Importing AD powershell module into Windows PE and then using encrypted creds

Powershell makes life much easier than vbscript…. however it does have its downsides…  signing policy can sometimes be a bit of pain and the modules you need have to be available…. which is an issue in particular for Windows PE.

Mick (good aussie name there) was nice enough to write a blog on how to import powershell into PE – without having to add it statically to the boot wim – http://mickitblog.blogspot.com.au/2016/04/import-active-directory-module-into.html

I was a little lazy here and copied both x86 and x64 required directories via robocopy rather than determining the version via powershell like Mick did.

The next step however is the more important one…. a task sequence doesn’t allow us to run a powershell command in PE with credentials, we need a secure way of running the command. In my case, I want to delete a computer object….

Step 1 – Generate a key file (perform on any full OS)

$KeyFile = “\\sccm\PSource$\OSD.DeleteComputer\DeleteComputer.key

$Key = New-Object Byte[] 16

[Security.Cryptography.RNGCryptoServiceProvider]::Create().GetBytes($Key)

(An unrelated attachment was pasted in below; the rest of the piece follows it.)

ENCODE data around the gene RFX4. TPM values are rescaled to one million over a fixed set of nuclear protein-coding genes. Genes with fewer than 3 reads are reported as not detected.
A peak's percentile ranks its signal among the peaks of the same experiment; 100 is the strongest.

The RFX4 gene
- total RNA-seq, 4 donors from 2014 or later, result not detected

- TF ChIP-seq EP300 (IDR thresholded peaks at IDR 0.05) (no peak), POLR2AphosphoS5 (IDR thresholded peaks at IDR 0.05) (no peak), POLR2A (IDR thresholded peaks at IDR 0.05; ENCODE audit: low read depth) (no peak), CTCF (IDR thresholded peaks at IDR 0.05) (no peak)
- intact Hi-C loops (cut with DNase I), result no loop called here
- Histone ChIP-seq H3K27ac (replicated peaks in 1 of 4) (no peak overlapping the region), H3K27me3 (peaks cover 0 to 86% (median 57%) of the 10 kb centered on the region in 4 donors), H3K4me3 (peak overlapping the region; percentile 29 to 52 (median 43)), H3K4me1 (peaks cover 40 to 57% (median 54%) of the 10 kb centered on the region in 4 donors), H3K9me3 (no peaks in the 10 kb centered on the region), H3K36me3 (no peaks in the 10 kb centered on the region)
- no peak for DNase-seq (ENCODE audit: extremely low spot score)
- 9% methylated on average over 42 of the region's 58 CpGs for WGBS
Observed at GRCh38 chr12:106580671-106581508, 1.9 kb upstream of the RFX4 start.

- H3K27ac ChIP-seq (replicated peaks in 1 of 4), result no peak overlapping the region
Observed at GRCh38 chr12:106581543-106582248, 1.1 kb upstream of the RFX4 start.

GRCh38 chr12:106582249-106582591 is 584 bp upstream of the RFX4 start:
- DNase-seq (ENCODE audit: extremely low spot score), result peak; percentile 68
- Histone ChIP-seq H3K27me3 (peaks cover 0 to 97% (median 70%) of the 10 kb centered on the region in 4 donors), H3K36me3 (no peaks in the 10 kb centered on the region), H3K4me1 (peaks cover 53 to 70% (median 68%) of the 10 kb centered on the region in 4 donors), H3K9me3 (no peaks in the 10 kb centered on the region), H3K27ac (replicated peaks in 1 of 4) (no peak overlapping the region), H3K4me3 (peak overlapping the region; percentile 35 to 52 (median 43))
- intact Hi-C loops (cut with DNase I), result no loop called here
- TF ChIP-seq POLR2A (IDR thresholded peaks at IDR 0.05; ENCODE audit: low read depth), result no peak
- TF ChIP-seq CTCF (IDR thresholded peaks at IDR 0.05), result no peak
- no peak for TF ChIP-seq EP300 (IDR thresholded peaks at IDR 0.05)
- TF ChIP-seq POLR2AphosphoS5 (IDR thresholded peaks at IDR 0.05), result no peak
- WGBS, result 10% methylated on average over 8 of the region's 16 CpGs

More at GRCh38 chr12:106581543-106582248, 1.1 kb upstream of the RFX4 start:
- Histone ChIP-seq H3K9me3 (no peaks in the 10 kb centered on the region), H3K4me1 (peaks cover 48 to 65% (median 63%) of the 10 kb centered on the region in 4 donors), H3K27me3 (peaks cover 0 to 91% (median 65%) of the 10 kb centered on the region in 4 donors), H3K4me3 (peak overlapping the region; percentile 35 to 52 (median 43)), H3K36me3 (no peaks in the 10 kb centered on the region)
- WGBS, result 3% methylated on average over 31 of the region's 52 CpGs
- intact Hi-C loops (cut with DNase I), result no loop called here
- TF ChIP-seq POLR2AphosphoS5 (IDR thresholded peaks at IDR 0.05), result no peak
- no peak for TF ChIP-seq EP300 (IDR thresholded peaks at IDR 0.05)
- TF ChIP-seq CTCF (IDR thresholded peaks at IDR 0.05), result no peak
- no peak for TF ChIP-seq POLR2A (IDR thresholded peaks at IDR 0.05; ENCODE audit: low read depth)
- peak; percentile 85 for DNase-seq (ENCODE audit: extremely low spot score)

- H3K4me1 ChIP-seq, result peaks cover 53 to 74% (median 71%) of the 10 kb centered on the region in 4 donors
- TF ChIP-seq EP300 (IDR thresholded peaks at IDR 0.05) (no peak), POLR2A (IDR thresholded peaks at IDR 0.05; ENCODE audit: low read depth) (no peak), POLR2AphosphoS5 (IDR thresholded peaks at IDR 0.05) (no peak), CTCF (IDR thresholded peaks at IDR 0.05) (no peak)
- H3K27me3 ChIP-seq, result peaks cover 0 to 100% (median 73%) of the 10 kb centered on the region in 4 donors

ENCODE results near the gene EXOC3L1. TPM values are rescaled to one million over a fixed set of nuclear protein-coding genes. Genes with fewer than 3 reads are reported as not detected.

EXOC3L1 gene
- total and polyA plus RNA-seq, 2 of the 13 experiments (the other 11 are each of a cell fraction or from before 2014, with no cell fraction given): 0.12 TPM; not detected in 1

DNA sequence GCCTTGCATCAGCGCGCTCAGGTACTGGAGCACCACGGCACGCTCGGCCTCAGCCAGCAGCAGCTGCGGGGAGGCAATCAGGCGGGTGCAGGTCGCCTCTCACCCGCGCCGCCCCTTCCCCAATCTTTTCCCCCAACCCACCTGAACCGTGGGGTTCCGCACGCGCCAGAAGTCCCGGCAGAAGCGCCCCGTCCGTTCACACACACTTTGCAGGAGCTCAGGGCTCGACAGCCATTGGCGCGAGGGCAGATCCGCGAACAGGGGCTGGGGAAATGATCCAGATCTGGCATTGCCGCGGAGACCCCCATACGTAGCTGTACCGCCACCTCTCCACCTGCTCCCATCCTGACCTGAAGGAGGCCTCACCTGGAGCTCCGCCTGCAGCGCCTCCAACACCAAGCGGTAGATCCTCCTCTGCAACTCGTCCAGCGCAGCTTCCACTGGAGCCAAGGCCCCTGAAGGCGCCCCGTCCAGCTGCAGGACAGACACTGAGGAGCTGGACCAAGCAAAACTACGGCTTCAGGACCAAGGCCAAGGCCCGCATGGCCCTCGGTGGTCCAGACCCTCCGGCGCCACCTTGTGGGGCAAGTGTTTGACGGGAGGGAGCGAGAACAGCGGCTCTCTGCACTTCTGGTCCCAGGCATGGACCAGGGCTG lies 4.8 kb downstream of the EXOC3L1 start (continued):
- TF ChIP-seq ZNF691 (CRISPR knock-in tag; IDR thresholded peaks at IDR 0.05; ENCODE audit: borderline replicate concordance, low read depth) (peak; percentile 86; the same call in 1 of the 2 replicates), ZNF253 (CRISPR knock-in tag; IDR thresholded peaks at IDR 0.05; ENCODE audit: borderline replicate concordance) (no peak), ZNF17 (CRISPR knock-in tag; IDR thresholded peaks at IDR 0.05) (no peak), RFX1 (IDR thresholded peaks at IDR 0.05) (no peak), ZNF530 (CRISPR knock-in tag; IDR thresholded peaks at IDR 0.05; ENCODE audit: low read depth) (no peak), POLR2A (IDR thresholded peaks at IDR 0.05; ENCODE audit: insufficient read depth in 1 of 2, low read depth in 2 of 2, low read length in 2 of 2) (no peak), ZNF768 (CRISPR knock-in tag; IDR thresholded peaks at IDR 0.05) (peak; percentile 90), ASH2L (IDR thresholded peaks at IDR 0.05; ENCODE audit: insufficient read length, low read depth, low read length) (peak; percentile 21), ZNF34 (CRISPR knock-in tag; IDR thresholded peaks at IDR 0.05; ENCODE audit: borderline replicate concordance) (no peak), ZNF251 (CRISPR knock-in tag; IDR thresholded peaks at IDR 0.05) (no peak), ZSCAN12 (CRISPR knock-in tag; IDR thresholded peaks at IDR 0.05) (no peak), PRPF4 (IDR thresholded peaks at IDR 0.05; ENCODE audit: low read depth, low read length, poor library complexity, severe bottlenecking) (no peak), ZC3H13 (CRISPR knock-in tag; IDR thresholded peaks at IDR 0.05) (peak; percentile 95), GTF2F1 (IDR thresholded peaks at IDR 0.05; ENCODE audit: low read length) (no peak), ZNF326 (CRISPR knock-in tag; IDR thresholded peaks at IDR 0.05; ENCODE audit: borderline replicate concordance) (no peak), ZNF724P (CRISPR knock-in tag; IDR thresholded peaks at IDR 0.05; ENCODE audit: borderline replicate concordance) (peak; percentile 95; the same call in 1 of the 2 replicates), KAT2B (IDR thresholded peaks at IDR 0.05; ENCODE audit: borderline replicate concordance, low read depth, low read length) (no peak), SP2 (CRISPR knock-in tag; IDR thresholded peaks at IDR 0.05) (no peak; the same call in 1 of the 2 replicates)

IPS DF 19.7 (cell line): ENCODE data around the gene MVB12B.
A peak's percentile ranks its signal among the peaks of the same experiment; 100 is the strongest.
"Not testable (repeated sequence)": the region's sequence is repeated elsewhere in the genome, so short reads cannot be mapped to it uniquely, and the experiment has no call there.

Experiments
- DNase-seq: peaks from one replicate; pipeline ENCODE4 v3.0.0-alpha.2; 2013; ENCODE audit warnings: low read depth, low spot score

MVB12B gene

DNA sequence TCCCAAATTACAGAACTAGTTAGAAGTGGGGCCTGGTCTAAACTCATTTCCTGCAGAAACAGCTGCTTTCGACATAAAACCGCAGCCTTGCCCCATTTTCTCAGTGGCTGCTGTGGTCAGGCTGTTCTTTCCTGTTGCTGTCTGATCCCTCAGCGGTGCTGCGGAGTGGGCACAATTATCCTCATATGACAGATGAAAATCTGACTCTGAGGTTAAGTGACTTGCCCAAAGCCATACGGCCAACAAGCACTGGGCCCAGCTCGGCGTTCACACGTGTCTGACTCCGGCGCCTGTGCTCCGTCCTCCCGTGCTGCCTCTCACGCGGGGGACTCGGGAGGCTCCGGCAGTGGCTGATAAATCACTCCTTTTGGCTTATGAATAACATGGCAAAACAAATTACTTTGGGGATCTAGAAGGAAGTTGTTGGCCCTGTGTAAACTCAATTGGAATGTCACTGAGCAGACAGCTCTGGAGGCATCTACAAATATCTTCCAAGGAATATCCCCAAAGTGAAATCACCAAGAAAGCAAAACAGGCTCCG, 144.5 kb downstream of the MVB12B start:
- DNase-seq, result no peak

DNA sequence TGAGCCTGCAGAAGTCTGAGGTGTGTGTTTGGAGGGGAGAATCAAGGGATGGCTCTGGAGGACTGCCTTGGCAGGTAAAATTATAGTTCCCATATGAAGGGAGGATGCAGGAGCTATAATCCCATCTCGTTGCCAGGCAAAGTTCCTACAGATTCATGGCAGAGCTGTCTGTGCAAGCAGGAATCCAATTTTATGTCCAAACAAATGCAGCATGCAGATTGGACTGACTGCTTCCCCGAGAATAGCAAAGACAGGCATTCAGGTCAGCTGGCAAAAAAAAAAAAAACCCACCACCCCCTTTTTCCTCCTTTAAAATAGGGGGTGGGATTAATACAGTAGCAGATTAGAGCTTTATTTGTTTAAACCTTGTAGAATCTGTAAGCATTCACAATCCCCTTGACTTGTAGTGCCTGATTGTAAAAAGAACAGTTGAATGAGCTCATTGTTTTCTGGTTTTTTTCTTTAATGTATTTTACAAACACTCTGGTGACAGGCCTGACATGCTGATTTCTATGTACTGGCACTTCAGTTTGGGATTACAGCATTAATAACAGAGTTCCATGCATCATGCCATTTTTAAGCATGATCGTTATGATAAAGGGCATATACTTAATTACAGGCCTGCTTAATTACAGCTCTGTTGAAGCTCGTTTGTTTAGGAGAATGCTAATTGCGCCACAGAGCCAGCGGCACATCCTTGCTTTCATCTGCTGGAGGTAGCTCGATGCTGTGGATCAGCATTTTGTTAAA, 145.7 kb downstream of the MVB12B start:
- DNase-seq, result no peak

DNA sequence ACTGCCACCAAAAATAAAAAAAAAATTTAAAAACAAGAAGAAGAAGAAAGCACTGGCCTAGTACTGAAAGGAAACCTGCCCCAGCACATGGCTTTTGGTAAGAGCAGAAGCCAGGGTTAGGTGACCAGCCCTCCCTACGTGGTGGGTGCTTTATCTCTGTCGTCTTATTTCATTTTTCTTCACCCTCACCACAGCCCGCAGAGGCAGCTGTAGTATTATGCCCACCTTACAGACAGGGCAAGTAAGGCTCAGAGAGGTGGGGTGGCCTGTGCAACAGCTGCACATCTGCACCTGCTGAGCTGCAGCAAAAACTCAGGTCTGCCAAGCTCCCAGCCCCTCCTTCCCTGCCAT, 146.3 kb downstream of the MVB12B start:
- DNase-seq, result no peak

$Key | out-file $KeyFile

 

Step 2 – Encrypt a password using the key

$PasswordFile = “\\sccm\PSource$\OSD.DeleteComputer\DeleteComputer.txt

$KeyFile = “\\sccm\PSource$\OSD.DeleteComputer\\DeleteComputer.key

$Key = Get-Content $KeyFile

$Password = “Your password here” | ConvertTo-SecureString -AsPlainText -Force

$Password | ConvertFrom-SecureString -key $Key | Out-File $PasswordFile

 

Step 3 – Create your script utilising the creds – (Below is the one I use to delete a computer object)

Import-module ActiveDirectory

#SCCM TS Object
$tsenv = New-Object -COMObject Microsoft.SMS.TSEnvironment

#SCCM Variables
$CompName = $tsenv.Value(“_SMSTSMachineName”)

# Get current path in order to get encrypted password
$MyDir = [System.IO.Path]::GetDirectoryName($myInvocation.MyCommand.Definition)
$User = “Domain\Account”
$PasswordFile = “$MyDir\DeleteComputer.txt”
$KeyFile = “$MyDir\DeleteComputer.key”
$key = Get-Content $KeyFile
$MyCredential = New-Object -TypeName System.Management.Automation.PSCredential -ArgumentList $User, (Get-Content $PasswordFile | ConvertTo-SecureString -Key $key)

# Remove the computer from AD
Remove-ADComputer -Identity $CompName -server <DC name required> -Credential $MyCredential -confirm:$false

 

Now before you say it…. yes, this is not very secure. It will stop a random snooper type person from seeing a plain text password…. but it will not stop someone who has 1/2 an idea about pressing F8 to get into the running TS (if you have it enabled) and then grabbing the key and txt and being able to use them…. so use (or don’t use) appropriately for your environment.